Black Sapote

General Description/History

  • Round fruit
  • 5-12cm in diameter
  • Dark green when mature
  • Soft, pulpy, dark chocolate flesh, non-acid, sweet and insipid
  • On ripening, the smooth, thin skin becomes olive-green and then muddy-green
  • 1-10 flat, smooth, brown seeds but the fruits-are often seedless

The plant is an evergreen growing to about 8m in height. The leaves are tapered at both ends, leathery and glossy. The flowers are tubular lobed and white.

Maturity is indicated when the calices surrounding the stem on the fruit lift. Another indication of maturity is a lightening of skin colour, skin of ripe fruit quickly darkens. Fully ripe fruit is very soft and gives to even the slightest pressure applied.

Mature harvest fruit should ripen in 7 days, although under cold conditions some may take longer.

During ripening, changes of the fruit are dramatic. Overnight the fruit turns dark green, and later brown-black, and from rock hard to soft and mushy.

To open soft-ripe fruit, use a sharp knife and pierce the skin around the mid-line. Gently twist the two halves and pull the fruit apart. use a pointed knife to remove any seeds, complete with their skin envelope. The pulp may be spooned from the fruit half.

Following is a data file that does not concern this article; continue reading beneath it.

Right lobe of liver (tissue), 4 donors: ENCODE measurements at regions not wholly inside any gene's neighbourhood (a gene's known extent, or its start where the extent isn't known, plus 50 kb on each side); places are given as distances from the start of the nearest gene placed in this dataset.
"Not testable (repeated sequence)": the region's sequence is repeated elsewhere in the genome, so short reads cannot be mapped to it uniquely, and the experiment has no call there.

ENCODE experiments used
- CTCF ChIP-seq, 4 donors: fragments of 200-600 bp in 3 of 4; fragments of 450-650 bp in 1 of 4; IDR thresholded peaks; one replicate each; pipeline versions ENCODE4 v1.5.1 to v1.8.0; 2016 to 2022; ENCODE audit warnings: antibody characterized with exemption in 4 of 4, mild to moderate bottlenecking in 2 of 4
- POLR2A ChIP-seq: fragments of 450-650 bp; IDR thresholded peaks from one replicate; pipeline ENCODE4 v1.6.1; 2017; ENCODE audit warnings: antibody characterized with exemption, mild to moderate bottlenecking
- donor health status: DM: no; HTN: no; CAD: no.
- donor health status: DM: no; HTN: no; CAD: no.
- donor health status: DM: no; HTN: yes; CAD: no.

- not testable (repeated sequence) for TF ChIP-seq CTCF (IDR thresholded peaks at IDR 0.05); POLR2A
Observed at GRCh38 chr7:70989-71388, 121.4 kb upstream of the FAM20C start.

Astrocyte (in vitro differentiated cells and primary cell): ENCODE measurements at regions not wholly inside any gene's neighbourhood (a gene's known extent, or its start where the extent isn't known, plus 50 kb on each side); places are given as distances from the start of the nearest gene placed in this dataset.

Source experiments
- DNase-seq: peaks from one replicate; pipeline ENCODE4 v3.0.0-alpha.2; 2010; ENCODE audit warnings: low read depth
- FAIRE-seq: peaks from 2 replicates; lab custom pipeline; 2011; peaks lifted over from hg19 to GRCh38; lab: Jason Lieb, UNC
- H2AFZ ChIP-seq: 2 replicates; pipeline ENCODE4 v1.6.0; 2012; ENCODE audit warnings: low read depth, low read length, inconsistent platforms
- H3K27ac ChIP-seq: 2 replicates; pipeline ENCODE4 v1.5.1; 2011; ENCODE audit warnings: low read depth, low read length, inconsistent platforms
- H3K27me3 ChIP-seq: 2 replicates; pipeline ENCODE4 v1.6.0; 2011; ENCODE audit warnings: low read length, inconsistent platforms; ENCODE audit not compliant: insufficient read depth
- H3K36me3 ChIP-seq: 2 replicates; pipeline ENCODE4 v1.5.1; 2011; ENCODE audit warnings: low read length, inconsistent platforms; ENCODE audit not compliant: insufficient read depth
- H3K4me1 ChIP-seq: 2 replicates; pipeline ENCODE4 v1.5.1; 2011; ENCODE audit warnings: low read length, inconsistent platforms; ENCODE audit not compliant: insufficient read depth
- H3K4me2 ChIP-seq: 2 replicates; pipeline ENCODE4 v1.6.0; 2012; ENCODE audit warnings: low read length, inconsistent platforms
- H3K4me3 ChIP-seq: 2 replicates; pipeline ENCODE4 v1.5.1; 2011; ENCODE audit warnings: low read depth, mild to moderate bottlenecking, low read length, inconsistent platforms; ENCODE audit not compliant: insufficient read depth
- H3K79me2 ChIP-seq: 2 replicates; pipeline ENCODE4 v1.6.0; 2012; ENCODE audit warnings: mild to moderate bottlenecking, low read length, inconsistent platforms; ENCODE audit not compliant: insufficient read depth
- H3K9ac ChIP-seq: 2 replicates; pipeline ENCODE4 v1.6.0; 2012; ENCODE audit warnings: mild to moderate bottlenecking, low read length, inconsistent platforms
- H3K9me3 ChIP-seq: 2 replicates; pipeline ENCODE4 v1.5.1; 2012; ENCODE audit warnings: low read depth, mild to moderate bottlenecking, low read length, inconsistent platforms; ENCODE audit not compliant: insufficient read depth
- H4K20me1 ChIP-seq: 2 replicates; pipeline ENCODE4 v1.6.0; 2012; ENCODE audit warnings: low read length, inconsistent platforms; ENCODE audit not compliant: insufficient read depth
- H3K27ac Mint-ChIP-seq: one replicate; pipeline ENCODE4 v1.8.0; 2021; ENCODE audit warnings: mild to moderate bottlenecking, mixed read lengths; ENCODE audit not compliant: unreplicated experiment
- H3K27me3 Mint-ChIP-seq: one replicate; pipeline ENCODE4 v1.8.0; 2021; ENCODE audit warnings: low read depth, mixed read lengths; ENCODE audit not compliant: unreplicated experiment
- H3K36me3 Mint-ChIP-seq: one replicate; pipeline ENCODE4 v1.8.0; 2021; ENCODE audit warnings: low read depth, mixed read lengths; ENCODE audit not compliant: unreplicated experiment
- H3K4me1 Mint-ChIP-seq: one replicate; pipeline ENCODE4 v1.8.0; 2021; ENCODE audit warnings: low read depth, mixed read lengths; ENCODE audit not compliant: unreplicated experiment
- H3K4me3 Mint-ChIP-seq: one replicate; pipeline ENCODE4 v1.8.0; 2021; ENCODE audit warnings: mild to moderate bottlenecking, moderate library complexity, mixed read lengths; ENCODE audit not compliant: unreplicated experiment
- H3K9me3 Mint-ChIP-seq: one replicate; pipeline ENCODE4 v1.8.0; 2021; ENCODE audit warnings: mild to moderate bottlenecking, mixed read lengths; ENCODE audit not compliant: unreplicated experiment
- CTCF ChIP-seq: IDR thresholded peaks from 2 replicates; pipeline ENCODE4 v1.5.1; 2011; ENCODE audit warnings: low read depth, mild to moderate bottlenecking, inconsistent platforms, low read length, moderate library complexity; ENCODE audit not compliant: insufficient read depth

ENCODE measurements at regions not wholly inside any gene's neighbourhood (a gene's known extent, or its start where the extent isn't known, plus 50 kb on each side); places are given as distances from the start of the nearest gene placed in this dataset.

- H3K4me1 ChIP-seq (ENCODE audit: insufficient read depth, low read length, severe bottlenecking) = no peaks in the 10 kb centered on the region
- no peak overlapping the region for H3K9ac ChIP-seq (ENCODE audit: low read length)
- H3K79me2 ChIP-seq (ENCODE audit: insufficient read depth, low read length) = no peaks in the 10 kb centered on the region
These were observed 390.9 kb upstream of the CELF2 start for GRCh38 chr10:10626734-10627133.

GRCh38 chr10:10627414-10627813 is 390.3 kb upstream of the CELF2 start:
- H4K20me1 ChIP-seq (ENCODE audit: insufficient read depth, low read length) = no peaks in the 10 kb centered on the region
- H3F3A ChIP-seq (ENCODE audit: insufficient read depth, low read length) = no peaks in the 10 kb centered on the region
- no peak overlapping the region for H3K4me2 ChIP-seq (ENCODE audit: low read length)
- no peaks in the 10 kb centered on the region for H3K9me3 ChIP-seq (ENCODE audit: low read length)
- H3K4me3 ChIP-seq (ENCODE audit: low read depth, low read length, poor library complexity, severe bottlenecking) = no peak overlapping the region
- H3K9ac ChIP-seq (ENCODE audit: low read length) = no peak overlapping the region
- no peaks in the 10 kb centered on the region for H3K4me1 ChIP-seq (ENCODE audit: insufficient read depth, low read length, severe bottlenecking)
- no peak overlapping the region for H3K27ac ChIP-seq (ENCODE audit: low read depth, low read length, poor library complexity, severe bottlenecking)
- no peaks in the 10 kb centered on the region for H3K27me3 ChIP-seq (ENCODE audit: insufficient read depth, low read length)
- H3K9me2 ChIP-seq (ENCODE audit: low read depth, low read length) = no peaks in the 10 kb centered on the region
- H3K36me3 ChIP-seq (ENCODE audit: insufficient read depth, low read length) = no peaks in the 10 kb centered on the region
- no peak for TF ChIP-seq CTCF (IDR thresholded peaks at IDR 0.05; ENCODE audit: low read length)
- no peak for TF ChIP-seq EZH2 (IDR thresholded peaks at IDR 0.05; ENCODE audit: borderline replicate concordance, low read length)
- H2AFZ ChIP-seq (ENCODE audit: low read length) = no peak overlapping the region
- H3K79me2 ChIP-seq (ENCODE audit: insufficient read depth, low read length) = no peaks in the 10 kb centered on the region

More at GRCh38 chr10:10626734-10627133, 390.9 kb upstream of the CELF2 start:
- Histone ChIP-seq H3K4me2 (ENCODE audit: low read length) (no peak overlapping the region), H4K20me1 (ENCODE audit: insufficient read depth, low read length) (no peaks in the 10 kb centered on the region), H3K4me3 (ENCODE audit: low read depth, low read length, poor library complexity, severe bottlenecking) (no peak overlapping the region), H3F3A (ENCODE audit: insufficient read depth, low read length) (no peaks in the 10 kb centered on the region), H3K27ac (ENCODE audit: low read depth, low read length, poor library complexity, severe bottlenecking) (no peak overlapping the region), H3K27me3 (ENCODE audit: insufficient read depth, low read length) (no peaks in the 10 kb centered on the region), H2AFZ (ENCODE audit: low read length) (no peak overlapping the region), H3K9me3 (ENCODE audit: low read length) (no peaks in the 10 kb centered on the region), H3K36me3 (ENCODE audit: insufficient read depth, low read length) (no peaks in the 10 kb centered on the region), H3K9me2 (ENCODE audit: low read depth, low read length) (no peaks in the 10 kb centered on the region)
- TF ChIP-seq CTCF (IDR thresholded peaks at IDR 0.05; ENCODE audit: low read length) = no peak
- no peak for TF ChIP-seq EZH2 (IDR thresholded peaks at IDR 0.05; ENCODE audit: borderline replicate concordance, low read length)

Some love and others loathe eating this fruit plain, but with – the addition of citrus juice, cream, a little rum, port or coffee liqueur the black sapote becomes quite irresistible to most people. It is an excellent addition to chocolate cake or muffin recipes to enhance flavour and moisture content and are great in mousses or trifle recipes.

The black Sapote is not strictly tropical in that it is hardy if protected from frosts during the first few years.

The tree thrives on moist sandy loam, on well-drained sand or somitic limestone with very little topsoil. It is usually grown from seeds, which remain viable for several months in dry storage and germinate about 30 days after planting.

A native to Mexico, the black Sapote or black persimmon is a most unusual fruit and is closely related to the persimmon and the Mabolo. The Spaniards to Amboyna apparently carried it before 1692 and to the Philippines long before 1776 and eventually reached Hawaii, Brazil, Cuba and Puerto Rica.

Nutritional Value

An extremely rich source of vitamin C with a 100g serving providing 1 90mg, which is more than 6 times the daily requirement. This same size serving provides 276 kilojoules. Small amounts of calcium and phosphorous are also provided.

Storage/Handling

0°c at 90-100% relative humidity.

Consumer Storage: Ripen at room temperature and store in the refrigerator crisper for a short time.

Season: Summer,Autumn,Winter,Spring

Botanical Name: Diaspyros digyna (Ebenaceae)

Alternative Names: Black persimmon, Chocolate Pudding Fruit

Availablity: January,May,June,July,August,September,October,November,December

Growing Areas: 

QLD – Bundaberg, Cairns, Rockhampton, Tolga